After tense negotiations and years of economic trouble, European creditors and Greek Prime Minister Alexis Tsipras Monday finally reached a deal to prevent the country from financial collapse.
The deal is critical to making sure Greece doesn’t fall into worse economic trouble. The country has been facing financial ruin for years and the only hope is to get another bailout from the European Central Bank and the International Monetary Fund. Like previous packages, the one negotiated Monday includes policy reforms Greece must implement in exchange for the bailout.
Though Greece has been facing financial trouble for a while, it wasn’t until 2009 that things got really bad. The Friedrich Ebert Foundation reports that in that year, Greece went from a fiscal crisis to a sovereign debt crisis– before finally going into a recession.
This is what you should know about the latest deal.
Now It’s Up To Greek Lawmakers
European leaders will need more than just Tsipras agreeing to the terms if the deal is to actually be implemented. As the BBC reports, the deal will require legislative approval, which may prove to be difficult since many provisions in the deal have been adamantly opposed by country officials. Greek lawmakers are expected to vote Wednesday on whether to accept the deal.
It will be up to Tsipras to convince his fellow countrymen that the deal is the right path.
It Includes A Huge Bailout
Like previous deals, the current agreement will include a significant bailout for Greece. The New York Times reports that the deal will include a bailout worth 86 billion euros. That would equal about $96 billion. The bailout would mark the third of its kind in five years.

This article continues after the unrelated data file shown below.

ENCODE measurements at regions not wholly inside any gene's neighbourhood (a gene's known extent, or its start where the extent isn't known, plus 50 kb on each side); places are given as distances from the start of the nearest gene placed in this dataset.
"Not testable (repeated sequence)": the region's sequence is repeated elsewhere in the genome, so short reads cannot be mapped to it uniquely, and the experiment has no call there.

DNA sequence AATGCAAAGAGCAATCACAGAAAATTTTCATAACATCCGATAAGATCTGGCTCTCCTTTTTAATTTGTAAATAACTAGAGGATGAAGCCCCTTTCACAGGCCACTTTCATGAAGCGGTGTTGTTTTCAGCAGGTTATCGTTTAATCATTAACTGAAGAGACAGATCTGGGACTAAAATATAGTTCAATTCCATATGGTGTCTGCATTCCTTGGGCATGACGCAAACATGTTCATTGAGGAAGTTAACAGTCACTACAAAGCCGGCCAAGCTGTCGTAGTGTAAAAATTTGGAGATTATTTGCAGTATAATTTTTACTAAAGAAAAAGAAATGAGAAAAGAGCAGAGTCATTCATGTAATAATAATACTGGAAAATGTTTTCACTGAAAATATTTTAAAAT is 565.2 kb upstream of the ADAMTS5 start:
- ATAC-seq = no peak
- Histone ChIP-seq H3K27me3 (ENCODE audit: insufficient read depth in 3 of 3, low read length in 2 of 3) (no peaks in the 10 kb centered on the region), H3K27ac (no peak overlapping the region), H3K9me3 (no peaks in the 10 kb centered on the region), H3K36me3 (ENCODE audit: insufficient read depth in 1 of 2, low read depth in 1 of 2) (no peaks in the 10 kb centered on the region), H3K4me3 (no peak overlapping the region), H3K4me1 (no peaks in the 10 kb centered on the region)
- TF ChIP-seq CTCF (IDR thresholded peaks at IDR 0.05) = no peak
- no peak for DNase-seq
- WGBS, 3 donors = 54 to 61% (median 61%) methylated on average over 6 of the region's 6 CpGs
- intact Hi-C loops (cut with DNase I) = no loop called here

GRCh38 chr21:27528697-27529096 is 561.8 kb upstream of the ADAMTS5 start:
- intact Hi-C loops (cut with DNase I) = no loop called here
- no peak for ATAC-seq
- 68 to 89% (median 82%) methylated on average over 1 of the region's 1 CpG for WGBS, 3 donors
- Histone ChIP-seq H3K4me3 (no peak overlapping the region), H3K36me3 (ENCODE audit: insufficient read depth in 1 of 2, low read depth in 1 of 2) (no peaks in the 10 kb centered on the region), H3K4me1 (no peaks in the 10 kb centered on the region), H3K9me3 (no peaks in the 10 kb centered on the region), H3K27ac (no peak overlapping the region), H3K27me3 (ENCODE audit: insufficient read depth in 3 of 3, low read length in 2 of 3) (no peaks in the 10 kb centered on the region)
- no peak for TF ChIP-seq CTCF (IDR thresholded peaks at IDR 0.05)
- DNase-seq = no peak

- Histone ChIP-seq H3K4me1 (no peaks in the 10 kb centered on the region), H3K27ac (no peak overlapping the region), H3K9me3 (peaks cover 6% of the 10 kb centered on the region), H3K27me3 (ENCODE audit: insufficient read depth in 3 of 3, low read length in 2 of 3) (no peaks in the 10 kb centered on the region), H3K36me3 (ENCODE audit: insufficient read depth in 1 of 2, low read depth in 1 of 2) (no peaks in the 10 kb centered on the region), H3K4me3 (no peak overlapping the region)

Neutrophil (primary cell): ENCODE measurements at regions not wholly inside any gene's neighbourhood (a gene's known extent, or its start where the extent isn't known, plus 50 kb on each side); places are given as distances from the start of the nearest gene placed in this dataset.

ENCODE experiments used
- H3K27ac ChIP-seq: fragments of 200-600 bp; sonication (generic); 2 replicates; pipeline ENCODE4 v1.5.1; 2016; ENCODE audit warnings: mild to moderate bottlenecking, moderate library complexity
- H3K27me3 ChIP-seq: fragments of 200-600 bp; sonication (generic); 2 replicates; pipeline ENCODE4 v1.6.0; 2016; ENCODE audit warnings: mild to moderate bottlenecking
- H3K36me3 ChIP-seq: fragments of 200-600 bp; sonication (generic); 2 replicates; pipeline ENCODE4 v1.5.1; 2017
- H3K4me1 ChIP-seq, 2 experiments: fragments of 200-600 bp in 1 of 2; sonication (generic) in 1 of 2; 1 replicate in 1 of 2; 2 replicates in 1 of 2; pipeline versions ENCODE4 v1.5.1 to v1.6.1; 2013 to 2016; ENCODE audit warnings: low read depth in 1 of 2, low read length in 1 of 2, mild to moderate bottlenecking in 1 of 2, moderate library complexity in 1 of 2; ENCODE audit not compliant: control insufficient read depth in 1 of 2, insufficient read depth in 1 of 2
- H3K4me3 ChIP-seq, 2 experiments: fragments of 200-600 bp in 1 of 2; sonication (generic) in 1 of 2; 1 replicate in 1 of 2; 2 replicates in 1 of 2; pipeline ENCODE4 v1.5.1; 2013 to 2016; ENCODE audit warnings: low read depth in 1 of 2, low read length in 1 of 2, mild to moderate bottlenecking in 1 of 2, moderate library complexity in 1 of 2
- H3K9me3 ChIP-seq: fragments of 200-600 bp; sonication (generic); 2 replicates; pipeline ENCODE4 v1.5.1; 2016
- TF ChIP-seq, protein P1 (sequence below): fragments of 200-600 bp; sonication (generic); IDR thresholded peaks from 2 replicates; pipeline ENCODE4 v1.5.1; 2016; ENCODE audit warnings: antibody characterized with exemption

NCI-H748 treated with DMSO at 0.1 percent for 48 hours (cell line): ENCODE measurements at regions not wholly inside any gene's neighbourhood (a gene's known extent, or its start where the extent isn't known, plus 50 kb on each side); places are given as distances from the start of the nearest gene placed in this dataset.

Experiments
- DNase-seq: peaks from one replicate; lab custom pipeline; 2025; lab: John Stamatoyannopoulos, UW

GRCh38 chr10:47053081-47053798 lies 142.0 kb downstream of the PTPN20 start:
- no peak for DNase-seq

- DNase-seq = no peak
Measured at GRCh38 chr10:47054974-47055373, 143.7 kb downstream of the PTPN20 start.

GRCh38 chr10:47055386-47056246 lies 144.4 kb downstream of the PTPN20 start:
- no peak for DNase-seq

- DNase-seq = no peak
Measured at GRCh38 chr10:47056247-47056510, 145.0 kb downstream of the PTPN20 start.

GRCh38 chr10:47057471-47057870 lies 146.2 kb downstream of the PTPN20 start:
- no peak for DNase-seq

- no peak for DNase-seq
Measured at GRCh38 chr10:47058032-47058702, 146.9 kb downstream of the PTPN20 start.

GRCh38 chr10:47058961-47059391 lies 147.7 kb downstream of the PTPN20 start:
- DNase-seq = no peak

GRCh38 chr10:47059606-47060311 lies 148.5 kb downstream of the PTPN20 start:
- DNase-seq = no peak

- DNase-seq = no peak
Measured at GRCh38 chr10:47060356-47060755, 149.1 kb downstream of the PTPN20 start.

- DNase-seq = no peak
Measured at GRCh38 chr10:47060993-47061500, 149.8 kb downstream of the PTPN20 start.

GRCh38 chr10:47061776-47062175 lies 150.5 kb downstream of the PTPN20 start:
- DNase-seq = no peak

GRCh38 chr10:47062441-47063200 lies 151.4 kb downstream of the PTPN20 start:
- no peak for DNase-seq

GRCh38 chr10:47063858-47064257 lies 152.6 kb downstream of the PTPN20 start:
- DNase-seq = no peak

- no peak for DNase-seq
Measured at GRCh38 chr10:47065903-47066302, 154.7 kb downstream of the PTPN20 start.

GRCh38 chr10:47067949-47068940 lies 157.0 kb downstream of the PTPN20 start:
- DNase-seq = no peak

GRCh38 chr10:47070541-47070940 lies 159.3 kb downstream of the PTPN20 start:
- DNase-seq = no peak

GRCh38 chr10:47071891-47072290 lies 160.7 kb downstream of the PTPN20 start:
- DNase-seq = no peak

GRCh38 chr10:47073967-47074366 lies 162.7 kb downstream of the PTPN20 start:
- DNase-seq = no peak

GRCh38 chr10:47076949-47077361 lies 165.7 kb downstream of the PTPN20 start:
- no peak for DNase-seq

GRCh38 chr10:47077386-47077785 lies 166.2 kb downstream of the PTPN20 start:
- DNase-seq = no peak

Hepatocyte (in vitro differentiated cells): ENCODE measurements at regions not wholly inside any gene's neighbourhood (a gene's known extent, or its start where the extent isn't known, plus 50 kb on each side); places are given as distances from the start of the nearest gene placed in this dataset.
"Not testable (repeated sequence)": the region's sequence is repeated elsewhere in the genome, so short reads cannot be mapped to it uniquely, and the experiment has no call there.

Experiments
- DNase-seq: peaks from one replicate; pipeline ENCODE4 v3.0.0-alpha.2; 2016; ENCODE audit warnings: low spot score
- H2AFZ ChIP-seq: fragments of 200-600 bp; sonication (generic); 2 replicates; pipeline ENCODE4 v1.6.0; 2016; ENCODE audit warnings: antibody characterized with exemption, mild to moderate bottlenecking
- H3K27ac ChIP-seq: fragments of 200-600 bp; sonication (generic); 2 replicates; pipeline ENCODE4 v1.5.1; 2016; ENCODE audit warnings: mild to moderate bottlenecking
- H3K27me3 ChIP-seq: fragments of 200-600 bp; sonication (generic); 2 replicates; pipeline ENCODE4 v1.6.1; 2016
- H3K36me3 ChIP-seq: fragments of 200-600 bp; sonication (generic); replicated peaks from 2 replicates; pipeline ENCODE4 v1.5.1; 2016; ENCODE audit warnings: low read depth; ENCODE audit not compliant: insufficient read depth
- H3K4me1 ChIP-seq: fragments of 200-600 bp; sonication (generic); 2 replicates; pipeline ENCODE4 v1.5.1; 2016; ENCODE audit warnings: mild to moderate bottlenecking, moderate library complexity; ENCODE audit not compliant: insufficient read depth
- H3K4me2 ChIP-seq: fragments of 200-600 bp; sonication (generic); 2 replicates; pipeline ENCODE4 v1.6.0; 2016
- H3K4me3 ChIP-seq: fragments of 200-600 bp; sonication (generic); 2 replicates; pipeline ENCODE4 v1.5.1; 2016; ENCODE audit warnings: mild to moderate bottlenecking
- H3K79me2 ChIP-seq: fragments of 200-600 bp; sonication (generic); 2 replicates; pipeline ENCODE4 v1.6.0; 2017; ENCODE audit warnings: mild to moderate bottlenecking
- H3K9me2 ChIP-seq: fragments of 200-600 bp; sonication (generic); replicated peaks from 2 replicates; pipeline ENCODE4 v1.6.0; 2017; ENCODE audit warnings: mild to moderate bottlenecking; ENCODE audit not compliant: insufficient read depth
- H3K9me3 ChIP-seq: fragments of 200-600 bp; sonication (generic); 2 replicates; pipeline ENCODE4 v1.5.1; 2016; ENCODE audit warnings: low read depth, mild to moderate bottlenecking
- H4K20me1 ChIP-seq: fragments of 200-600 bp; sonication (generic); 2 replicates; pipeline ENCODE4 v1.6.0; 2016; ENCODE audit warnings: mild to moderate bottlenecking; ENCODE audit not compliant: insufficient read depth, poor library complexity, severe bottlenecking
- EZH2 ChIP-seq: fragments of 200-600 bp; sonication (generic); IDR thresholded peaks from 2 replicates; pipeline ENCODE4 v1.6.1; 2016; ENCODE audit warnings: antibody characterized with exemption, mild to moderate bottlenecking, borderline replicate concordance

Greece Will Have An Easier Time Paying Off Existing Debt
With previous bailouts, Greece owes a lot of money to the rest of Europe. According to The New York Times, the country owes more than 300 billion euros. The current deal would allow for easier payment methods to help get Greece back on its feet.
It’s Not Free Money
Like previous deals, Greece would have to also agree to some serious reforms if the country wants the cash. This is the area Tsipras may have difficulty selling the plan to Greek lawmakers. If it excepts the deal, Greece would have to cut pensions, increase taxes and agree to international oversight. Bailouts have proven to be one of the more costly and wasteful programs in the country.
A Long Meeting Ended With A Tweet
Tsipras and European leaders worked through the night starting Sunday in the hopes of reaching a deal. As Business Insider reports, the meeting lasted 19 hours. After it was over, the first confirmation that a deal had been reached was a simple Tweet from Belgian Prime Minister Charles Michel that stated, “agreement.”
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